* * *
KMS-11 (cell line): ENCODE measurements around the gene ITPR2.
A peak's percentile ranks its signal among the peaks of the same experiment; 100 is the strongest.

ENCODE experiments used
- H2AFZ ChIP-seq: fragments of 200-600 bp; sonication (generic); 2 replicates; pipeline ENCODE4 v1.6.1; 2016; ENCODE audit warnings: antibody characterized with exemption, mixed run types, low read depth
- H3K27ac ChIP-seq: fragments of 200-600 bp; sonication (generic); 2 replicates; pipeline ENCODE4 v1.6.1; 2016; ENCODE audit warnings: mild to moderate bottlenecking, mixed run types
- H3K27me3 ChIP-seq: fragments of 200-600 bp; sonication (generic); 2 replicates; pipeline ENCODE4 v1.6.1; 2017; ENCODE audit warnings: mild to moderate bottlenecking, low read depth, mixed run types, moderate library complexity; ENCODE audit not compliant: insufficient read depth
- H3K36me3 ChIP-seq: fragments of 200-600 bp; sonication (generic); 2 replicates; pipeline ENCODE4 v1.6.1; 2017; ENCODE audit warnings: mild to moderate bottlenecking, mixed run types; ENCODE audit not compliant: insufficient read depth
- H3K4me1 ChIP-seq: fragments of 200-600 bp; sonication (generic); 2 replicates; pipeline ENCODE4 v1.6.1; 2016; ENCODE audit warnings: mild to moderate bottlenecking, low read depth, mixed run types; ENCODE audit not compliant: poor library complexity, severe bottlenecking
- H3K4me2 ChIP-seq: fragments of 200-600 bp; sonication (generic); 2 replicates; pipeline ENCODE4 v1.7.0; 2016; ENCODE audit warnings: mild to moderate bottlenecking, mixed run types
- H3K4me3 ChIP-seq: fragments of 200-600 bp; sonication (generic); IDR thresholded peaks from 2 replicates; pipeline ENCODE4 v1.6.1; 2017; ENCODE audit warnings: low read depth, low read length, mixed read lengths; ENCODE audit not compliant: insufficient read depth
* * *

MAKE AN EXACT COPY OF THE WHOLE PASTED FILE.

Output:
KMS-11 (cell line): ENCODE measurements around the gene ITPR2.
A peak's percentile ranks its signal among the peaks of the same experiment; 100 is the strongest.

ENCODE experiments used
- H2AFZ ChIP-seq: fragments of 200-600 bp; sonication (generic); 2 replicates; pipeline ENCODE4 v1.6.1; 2016; ENCODE audit warnings: antibody characterized with exemption, mixed run types, low read depth
- H3K27ac ChIP-seq: fragments of 200-600 bp; sonication (generic); 2 replicates; pipeline ENCODE4 v1.6.1; 2016; ENCODE audit warnings: mild to moderate bottlenecking, mixed run types
- H3K27me3 ChIP-seq: fragments of 200-600 bp; sonication (generic); 2 replicates; pipeline ENCODE4 v1.6.1; 2017; ENCODE audit warnings: mild to moderate bottlenecking, low read depth, mixed run types, moderate library complexity; ENCODE audit not compliant: insufficient read depth
- H3K36me3 ChIP-seq: fragments of 200-600 bp; sonication (generic); 2 replicates; pipeline ENCODE4 v1.6.1; 2017; ENCODE audit warnings: mild to moderate bottlenecking, mixed run types; ENCODE audit not compliant: insufficient read depth
- H3K4me1 ChIP-seq: fragments of 200-600 bp; sonication (generic); 2 replicates; pipeline ENCODE4 v1.6.1; 2016; ENCODE audit warnings: mild to moderate bottlenecking, low read depth, mixed run types; ENCODE audit not compliant: poor library complexity, severe bottlenecking
- H3K4me2 ChIP-seq: fragments of 200-600 bp; sonication (generic); 2 replicates; pipeline ENCODE4 v1.7.0; 2016; ENCODE audit warnings: mild to moderate bottlenecking, mixed run types
- H3K4me3 ChIP-seq: fragments of 200-600 bp; sonication (generic); IDR thresholded peaks from 2 replicates; pipeline ENCODE4 v1.6.1; 2017; ENCODE audit warnings: low read depth, low read length, mixed read lengths; ENCODE audit not compliant: insufficient read depth